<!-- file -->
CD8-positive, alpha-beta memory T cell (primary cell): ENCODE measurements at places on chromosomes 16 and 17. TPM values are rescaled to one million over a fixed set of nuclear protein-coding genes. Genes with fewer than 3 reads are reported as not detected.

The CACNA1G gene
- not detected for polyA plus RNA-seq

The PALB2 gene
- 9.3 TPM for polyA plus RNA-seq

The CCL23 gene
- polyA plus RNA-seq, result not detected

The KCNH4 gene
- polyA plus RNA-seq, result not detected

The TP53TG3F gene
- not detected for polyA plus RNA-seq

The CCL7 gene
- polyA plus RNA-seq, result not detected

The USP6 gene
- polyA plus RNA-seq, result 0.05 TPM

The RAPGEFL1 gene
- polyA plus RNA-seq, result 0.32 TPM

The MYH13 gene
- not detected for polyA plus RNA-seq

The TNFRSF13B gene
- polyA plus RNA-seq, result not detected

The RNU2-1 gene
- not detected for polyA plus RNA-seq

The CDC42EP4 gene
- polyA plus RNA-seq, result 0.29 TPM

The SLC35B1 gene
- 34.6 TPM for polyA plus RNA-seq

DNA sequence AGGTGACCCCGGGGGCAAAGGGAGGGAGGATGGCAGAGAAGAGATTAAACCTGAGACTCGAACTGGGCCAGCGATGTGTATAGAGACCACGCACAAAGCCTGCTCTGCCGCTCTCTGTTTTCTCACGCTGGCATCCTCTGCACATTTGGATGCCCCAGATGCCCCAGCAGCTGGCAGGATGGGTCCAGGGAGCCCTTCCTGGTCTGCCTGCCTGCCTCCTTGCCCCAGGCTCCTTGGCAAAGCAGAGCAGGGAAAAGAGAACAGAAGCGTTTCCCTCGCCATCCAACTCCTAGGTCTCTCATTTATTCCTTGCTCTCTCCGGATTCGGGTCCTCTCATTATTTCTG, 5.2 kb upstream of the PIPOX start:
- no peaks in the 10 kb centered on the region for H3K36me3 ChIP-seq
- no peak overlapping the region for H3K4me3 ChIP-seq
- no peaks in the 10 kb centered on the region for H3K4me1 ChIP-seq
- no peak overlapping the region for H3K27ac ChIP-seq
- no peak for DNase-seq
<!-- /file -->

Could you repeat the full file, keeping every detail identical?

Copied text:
CD8-positive, alpha-beta memory T cell (primary cell): ENCODE measurements at places on chromosomes 16 and 17. TPM values are rescaled to one million over a fixed set of nuclear protein-coding genes. Genes with fewer than 3 reads are reported as not detected.

The CACNA1G gene
- not detected for polyA plus RNA-seq

The PALB2 gene
- 9.3 TPM for polyA plus RNA-seq

The CCL23 gene
- polyA plus RNA-seq, result not detected

The KCNH4 gene
- polyA plus RNA-seq, result not detected

The TP53TG3F gene
- not detected for polyA plus RNA-seq

The CCL7 gene
- polyA plus RNA-seq, result not detected

The USP6 gene
- polyA plus RNA-seq, result 0.05 TPM

The RAPGEFL1 gene
- polyA plus RNA-seq, result 0.32 TPM

The MYH13 gene
- not detected for polyA plus RNA-seq

The TNFRSF13B gene
- polyA plus RNA-seq, result not detected

The RNU2-1 gene
- not detected for polyA plus RNA-seq

The CDC42EP4 gene
- polyA plus RNA-seq, result 0.29 TPM

The SLC35B1 gene
- 34.6 TPM for polyA plus RNA-seq

DNA sequence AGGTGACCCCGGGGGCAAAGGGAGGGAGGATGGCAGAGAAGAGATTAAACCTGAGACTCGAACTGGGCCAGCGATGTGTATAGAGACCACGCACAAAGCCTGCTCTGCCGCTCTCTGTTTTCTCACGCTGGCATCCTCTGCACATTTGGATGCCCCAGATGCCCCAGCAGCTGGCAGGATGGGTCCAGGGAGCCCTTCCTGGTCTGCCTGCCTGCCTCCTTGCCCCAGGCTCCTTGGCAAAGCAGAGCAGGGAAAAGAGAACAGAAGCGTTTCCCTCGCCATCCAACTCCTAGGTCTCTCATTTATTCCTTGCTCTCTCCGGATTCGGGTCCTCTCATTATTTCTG, 5.2 kb upstream of the PIPOX start:
- no peaks in the 10 kb centered on the region for H3K36me3 ChIP-seq
- no peak overlapping the region for H3K4me3 ChIP-seq
- no peaks in the 10 kb centered on the region for H3K4me1 ChIP-seq
- no peak overlapping the region for H3K27ac ChIP-seq
- no peak for DNase-seq